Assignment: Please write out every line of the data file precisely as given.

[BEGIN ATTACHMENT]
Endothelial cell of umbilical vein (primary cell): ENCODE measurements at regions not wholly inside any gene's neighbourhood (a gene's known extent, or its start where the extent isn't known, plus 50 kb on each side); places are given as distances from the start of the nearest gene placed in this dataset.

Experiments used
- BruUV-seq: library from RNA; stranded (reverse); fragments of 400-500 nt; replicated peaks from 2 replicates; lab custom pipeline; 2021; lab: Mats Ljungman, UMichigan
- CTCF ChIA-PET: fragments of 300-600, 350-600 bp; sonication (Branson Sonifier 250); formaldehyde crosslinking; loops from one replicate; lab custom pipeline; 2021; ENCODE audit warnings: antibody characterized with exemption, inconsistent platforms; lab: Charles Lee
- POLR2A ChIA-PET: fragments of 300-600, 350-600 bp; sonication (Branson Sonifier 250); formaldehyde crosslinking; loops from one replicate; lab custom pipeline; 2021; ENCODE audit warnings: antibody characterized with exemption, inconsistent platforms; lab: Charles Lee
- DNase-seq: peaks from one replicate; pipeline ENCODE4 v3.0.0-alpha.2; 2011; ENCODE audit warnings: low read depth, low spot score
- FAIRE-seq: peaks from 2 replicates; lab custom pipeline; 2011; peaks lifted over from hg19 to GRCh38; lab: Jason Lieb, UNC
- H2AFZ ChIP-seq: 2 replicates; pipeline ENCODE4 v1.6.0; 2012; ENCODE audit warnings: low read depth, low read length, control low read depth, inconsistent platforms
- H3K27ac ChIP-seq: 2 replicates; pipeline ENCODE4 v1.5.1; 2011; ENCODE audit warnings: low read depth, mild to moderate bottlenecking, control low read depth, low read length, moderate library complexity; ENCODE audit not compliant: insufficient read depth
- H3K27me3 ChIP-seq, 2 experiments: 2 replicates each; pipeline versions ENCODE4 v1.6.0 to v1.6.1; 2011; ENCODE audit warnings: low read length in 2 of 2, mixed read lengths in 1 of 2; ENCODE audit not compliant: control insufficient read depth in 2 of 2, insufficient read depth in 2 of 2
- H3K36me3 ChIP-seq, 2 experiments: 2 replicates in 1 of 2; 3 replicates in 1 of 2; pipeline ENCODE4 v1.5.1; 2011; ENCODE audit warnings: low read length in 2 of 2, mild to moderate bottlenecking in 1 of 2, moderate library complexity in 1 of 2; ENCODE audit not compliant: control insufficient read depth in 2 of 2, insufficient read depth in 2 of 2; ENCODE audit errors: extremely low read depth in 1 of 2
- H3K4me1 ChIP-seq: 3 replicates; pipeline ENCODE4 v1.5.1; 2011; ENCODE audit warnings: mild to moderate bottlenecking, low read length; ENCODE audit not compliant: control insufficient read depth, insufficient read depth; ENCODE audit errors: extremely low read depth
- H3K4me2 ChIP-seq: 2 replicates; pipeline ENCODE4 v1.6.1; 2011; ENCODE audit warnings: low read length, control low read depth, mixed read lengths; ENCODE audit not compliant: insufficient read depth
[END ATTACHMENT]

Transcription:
Endothelial cell of umbilical vein (primary cell): ENCODE measurements at regions not wholly inside any gene's neighbourhood (a gene's known extent, or its start where the extent isn't known, plus 50 kb on each side); places are given as distances from the start of the nearest gene placed in this dataset.

Experiments used
- BruUV-seq: library from RNA; stranded (reverse); fragments of 400-500 nt; replicated peaks from 2 replicates; lab custom pipeline; 2021; lab: Mats Ljungman, UMichigan
- CTCF ChIA-PET: fragments of 300-600, 350-600 bp; sonication (Branson Sonifier 250); formaldehyde crosslinking; loops from one replicate; lab custom pipeline; 2021; ENCODE audit warnings: antibody characterized with exemption, inconsistent platforms; lab: Charles Lee
- POLR2A ChIA-PET: fragments of 300-600, 350-600 bp; sonication (Branson Sonifier 250); formaldehyde crosslinking; loops from one replicate; lab custom pipeline; 2021; ENCODE audit warnings: antibody characterized with exemption, inconsistent platforms; lab: Charles Lee
- DNase-seq: peaks from one replicate; pipeline ENCODE4 v3.0.0-alpha.2; 2011; ENCODE audit warnings: low read depth, low spot score
- FAIRE-seq: peaks from 2 replicates; lab custom pipeline; 2011; peaks lifted over from hg19 to GRCh38; lab: Jason Lieb, UNC
- H2AFZ ChIP-seq: 2 replicates; pipeline ENCODE4 v1.6.0; 2012; ENCODE audit warnings: low read depth, low read length, control low read depth, inconsistent platforms
- H3K27ac ChIP-seq: 2 replicates; pipeline ENCODE4 v1.5.1; 2011; ENCODE audit warnings: low read depth, mild to moderate bottlenecking, control low read depth, low read length, moderate library complexity; ENCODE audit not compliant: insufficient read depth
- H3K27me3 ChIP-seq, 2 experiments: 2 replicates each; pipeline versions ENCODE4 v1.6.0 to v1.6.1; 2011; ENCODE audit warnings: low read length in 2 of 2, mixed read lengths in 1 of 2; ENCODE audit not compliant: control insufficient read depth in 2 of 2, insufficient read depth in 2 of 2
- H3K36me3 ChIP-seq, 2 experiments: 2 replicates in 1 of 2; 3 replicates in 1 of 2; pipeline ENCODE4 v1.5.1; 2011; ENCODE audit warnings: low read length in 2 of 2, mild to moderate bottlenecking in 1 of 2, moderate library complexity in 1 of 2; ENCODE audit not compliant: control insufficient read depth in 2 of 2, insufficient read depth in 2 of 2; ENCODE audit errors: extremely low read depth in 1 of 2
- H3K4me1 ChIP-seq: 3 replicates; pipeline ENCODE4 v1.5.1; 2011; ENCODE audit warnings: mild to moderate bottlenecking, low read length; ENCODE audit not compliant: control insufficient read depth, insufficient read depth; ENCODE audit errors: extremely low read depth
- H3K4me2 ChIP-seq: 2 replicates; pipeline ENCODE4 v1.6.1; 2011; ENCODE audit warnings: low read length, control low read depth, mixed read lengths; ENCODE audit not compliant: insufficient read depth